The other day, I was meditating on a verse found in the book of Ephesians, in the New Testament, where the Apostle Paul calls us God’s workmanship. That word “workmanship,” in the original Greek, was poiema, which means something made. It is also the word from which we get our English word “poem.”
Totally aside from the awesome thought of being someone that God has carefully crafted as a poet would craft a poem – my thought was, “If I were a poem, which poem would I be?” Yeah, as I said in the title, R-A-N-D-O-M. Anyway, I decided if I were a poem, I would either be one of Shakespeare’s sonnets (#29 comes to mind, “When in disgrace with fortune and men’s eyes”) or Lewis Carroll’s “Jabberwocky” (probably my favorite poem and one of the very few I’ve actually memorized).
Well, of course my thoughts then sped off to figure out what poems other people would be. I asked my husband, who is not a big poetry reader – all he could think of was Tennyson’s “The Charge of the Light Brigade,” as in the thought that he has indeed come out of the fray alive, but not without a lot of bruising and loss along the way. (I think I must’ve asked him on one of those days when he was feeling his years more than usual.) I might have also picked for him one of Wordsworth’s lovely pastorales. (Dare I mention…daffodils?)
We have two sons, the younger of whom is still living at home – so I asked him too. No help from him. But he being the quintessential young man, an epic poem would seem to be the best choice. “Beowulf,” perhaps – or to keep with my own Shakespearean theme, maybe the “Once more into the breach” discourse from Act III of Henry V. Or of course, any good poems about Star Wars.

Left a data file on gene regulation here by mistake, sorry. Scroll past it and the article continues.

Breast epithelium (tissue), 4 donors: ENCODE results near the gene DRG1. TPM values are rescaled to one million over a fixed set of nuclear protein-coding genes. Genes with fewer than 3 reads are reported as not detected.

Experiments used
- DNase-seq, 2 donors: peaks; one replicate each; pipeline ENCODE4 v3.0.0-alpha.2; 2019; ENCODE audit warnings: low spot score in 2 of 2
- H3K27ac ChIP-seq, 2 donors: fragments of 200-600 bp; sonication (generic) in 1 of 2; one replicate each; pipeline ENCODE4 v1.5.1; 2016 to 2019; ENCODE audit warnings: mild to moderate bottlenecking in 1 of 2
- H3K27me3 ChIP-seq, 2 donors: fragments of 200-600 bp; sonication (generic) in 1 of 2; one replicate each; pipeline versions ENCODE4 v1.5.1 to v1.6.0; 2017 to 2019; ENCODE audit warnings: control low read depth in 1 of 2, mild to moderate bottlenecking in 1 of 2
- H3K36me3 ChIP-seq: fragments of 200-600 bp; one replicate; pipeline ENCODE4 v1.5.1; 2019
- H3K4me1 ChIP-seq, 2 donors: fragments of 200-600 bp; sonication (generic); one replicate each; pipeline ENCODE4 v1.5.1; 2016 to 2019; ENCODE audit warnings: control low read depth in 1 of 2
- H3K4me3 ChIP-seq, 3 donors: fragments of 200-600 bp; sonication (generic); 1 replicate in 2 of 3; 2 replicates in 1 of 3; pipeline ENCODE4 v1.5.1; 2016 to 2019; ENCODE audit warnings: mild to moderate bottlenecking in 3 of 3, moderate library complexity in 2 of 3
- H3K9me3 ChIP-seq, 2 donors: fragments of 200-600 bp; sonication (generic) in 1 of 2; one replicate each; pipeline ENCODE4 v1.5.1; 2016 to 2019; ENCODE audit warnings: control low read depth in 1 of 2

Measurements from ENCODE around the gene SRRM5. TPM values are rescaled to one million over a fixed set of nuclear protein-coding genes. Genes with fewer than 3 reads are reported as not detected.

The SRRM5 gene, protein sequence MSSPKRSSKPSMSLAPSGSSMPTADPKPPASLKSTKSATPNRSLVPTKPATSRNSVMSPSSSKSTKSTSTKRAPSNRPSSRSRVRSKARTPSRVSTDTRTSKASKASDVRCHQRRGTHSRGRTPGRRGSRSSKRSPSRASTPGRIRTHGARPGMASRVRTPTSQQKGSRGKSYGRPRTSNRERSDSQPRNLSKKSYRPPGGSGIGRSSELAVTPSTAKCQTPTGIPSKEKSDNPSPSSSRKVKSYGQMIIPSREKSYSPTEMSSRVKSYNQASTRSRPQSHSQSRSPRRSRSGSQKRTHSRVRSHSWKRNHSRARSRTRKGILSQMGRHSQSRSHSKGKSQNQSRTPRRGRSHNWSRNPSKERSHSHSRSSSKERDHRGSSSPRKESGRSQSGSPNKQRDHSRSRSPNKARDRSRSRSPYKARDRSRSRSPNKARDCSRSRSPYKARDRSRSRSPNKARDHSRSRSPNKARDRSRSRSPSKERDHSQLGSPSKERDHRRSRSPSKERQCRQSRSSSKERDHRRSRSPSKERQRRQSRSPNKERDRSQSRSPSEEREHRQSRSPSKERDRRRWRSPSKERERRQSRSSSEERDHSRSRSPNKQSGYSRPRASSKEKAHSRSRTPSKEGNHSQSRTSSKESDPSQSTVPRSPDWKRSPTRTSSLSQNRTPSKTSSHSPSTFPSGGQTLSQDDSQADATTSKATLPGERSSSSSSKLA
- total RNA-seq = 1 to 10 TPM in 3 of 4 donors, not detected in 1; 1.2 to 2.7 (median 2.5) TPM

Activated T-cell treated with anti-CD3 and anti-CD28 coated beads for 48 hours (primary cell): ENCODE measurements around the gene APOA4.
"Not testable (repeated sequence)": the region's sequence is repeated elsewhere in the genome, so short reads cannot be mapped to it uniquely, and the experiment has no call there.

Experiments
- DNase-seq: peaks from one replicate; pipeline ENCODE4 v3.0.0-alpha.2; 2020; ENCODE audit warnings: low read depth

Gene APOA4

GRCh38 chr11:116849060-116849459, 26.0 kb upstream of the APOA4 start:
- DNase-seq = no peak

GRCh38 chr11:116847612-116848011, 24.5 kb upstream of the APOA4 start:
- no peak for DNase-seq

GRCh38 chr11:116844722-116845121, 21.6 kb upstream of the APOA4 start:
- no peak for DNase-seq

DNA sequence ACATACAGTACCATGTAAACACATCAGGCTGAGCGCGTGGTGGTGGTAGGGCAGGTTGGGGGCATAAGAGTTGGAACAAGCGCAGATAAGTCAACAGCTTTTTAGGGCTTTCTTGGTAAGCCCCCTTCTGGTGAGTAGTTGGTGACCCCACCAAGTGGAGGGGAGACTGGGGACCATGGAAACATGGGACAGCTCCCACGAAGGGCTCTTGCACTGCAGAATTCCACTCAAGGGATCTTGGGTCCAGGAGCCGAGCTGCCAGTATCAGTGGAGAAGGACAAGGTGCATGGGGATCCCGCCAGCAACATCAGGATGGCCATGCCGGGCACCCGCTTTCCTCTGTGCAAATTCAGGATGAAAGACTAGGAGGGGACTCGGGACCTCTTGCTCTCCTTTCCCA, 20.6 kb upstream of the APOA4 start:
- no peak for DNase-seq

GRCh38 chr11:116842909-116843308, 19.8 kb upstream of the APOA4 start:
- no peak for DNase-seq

What about my older son? He’s a bit harder for me to figure out. Not too many well-known poems about biochemistry, that I am aware of. But he’s a man of many parts, so perhaps a haiku by Matsuo Basho. His wife – if not another haiku, she would probably be Robert Frost’s “The Road Not Taken,” since she has not been afraid to take the harder routes throughout her life, and is a much stronger person for that.
Their son, my grandson? e.e. cummings’s “In Just-” would be appropriate for almost any little boy, with those delightful and evocative words “mud-luscious” and “puddle-wonderful.” Another good possibility would be “Hiding” by Dorothy Keeley Aldis.
I have decided not to pursue this randomness too much further. But I did think about the senior pastor at our church – a man justly proud of his Scottish heritage and probably the biggest fan of the movie Braveheart that I’ve ever met. For him, what better than something by Robert Burns? And Burns just happened to have written a poem about William Wallace – “Scots Wha Hae.” Bingo!
So what do you think? If you could be a poem, which would you be? A limerick? A haiku? Free verse? Pope? Whitman? Basho?